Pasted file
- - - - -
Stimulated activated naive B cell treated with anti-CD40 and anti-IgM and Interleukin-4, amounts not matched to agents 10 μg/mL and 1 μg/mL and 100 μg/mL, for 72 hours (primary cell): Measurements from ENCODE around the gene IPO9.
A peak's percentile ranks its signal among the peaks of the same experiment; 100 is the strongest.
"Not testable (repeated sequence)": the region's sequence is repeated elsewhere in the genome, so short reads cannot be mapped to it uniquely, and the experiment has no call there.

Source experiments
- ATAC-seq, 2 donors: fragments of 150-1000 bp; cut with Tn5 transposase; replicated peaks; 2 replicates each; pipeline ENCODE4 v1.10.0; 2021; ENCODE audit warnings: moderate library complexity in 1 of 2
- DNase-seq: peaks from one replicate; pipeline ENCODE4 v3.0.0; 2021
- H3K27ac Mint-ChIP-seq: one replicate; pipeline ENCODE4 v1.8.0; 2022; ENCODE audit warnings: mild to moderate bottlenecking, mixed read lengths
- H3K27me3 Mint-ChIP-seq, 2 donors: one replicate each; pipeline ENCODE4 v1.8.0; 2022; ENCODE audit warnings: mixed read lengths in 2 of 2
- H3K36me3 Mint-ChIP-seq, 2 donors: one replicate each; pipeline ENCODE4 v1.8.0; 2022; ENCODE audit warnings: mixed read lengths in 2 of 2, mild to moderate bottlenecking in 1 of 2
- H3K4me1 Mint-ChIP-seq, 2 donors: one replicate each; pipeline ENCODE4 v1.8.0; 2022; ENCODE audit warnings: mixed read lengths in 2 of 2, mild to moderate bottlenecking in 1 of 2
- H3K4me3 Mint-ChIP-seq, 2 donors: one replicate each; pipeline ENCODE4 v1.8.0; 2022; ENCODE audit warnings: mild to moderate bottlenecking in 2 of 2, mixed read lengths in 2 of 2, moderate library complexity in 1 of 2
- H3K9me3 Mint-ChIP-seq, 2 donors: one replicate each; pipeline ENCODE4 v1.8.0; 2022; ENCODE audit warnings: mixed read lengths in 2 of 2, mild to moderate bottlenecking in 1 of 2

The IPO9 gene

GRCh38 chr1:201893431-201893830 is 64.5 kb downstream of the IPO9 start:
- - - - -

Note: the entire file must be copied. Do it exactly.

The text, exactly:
Stimulated activated naive B cell treated with anti-CD40 and anti-IgM and Interleukin-4, amounts not matched to agents 10 μg/mL and 1 μg/mL and 100 μg/mL, for 72 hours (primary cell): Measurements from ENCODE around the gene IPO9.
A peak's percentile ranks its signal among the peaks of the same experiment; 100 is the strongest.
"Not testable (repeated sequence)": the region's sequence is repeated elsewhere in the genome, so short reads cannot be mapped to it uniquely, and the experiment has no call there.

Source experiments
- ATAC-seq, 2 donors: fragments of 150-1000 bp; cut with Tn5 transposase; replicated peaks; 2 replicates each; pipeline ENCODE4 v1.10.0; 2021; ENCODE audit warnings: moderate library complexity in 1 of 2
- DNase-seq: peaks from one replicate; pipeline ENCODE4 v3.0.0; 2021
- H3K27ac Mint-ChIP-seq: one replicate; pipeline ENCODE4 v1.8.0; 2022; ENCODE audit warnings: mild to moderate bottlenecking, mixed read lengths
- H3K27me3 Mint-ChIP-seq, 2 donors: one replicate each; pipeline ENCODE4 v1.8.0; 2022; ENCODE audit warnings: mixed read lengths in 2 of 2
- H3K36me3 Mint-ChIP-seq, 2 donors: one replicate each; pipeline ENCODE4 v1.8.0; 2022; ENCODE audit warnings: mixed read lengths in 2 of 2, mild to moderate bottlenecking in 1 of 2
- H3K4me1 Mint-ChIP-seq, 2 donors: one replicate each; pipeline ENCODE4 v1.8.0; 2022; ENCODE audit warnings: mixed read lengths in 2 of 2, mild to moderate bottlenecking in 1 of 2
- H3K4me3 Mint-ChIP-seq, 2 donors: one replicate each; pipeline ENCODE4 v1.8.0; 2022; ENCODE audit warnings: mild to moderate bottlenecking in 2 of 2, mixed read lengths in 2 of 2, moderate library complexity in 1 of 2
- H3K9me3 Mint-ChIP-seq, 2 donors: one replicate each; pipeline ENCODE4 v1.8.0; 2022; ENCODE audit warnings: mixed read lengths in 2 of 2, mild to moderate bottlenecking in 1 of 2

The IPO9 gene

GRCh38 chr1:201893431-201893830 is 64.5 kb downstream of the IPO9 start: